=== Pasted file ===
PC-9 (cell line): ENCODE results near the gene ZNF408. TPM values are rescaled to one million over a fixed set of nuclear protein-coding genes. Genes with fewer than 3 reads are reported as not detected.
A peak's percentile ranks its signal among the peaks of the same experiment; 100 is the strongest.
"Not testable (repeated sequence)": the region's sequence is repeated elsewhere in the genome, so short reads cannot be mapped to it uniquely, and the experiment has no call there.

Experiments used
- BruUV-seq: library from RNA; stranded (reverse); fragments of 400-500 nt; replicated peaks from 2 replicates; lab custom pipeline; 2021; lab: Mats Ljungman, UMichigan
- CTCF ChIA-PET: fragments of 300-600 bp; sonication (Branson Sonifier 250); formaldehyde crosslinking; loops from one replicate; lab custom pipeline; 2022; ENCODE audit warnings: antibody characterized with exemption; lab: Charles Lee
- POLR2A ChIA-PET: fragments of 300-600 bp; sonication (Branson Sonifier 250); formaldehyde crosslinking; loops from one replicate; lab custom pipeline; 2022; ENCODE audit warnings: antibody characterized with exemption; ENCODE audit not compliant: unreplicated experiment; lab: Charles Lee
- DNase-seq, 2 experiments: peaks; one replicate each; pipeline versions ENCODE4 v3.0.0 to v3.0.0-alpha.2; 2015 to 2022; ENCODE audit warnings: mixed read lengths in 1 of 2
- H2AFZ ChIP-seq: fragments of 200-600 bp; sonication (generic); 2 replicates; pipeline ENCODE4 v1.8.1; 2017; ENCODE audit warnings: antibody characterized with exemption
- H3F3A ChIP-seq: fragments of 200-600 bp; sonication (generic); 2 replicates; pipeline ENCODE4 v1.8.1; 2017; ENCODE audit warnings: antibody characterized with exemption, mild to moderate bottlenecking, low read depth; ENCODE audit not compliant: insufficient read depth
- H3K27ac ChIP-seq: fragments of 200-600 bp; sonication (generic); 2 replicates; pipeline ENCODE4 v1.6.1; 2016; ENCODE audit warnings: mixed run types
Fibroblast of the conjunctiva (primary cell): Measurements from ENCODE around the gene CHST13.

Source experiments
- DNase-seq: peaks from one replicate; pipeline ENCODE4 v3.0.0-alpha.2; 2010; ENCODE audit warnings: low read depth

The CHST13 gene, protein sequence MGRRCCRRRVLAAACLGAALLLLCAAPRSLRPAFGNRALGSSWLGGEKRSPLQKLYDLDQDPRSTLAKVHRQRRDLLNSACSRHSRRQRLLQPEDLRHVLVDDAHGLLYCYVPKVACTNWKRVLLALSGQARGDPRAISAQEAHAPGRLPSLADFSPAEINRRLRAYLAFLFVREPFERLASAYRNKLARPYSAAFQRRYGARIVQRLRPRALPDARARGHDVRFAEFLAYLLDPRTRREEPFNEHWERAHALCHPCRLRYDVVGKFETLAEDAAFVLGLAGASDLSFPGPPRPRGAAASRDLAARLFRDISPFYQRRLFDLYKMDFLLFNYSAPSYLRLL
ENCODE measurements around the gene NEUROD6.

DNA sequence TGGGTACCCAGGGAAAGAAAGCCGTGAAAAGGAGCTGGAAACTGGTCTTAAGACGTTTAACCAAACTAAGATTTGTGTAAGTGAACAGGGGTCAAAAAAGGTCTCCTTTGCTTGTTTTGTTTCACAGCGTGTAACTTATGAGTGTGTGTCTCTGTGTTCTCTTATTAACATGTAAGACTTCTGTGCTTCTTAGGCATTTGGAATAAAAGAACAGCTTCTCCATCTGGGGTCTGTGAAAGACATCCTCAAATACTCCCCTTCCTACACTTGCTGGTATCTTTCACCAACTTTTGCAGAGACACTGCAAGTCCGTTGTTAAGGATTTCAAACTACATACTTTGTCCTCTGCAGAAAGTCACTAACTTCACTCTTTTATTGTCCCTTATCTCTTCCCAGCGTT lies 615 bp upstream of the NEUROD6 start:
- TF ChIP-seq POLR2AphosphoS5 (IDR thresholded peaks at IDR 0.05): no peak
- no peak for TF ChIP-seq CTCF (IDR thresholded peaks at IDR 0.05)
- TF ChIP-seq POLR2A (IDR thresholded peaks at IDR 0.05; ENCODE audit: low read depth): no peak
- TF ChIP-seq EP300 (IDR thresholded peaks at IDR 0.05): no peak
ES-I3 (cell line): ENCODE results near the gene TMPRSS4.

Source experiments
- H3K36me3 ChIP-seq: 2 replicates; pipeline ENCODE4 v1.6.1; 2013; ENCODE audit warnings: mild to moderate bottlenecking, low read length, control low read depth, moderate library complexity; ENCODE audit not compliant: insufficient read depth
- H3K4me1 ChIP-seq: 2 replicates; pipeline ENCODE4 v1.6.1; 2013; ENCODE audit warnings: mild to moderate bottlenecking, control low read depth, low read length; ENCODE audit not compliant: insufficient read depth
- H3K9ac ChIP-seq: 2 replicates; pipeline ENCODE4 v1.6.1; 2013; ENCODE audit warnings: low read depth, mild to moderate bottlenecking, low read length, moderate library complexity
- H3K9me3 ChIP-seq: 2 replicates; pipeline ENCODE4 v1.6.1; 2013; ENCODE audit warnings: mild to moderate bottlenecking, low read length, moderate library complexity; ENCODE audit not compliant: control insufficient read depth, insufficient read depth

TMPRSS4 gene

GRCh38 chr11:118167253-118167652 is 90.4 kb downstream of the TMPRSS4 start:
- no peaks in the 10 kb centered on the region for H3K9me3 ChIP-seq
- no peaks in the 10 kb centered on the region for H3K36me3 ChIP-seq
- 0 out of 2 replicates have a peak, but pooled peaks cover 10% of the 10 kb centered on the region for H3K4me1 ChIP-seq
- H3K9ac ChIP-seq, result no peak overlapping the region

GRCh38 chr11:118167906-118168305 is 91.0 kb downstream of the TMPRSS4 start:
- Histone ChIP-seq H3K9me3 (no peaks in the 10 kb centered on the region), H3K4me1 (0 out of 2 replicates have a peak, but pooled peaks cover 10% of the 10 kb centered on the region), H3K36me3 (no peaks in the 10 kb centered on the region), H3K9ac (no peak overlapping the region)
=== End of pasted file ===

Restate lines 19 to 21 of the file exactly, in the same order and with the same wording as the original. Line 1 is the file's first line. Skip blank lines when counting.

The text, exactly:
- no peak for TF ChIP-seq CTCF (IDR thresholded peaks at IDR 0.05)
- TF ChIP-seq POLR2A (IDR thresholded peaks at IDR 0.05; ENCODE audit: low read depth): no peak
- TF ChIP-seq EP300 (IDR thresholded peaks at IDR 0.05): no peak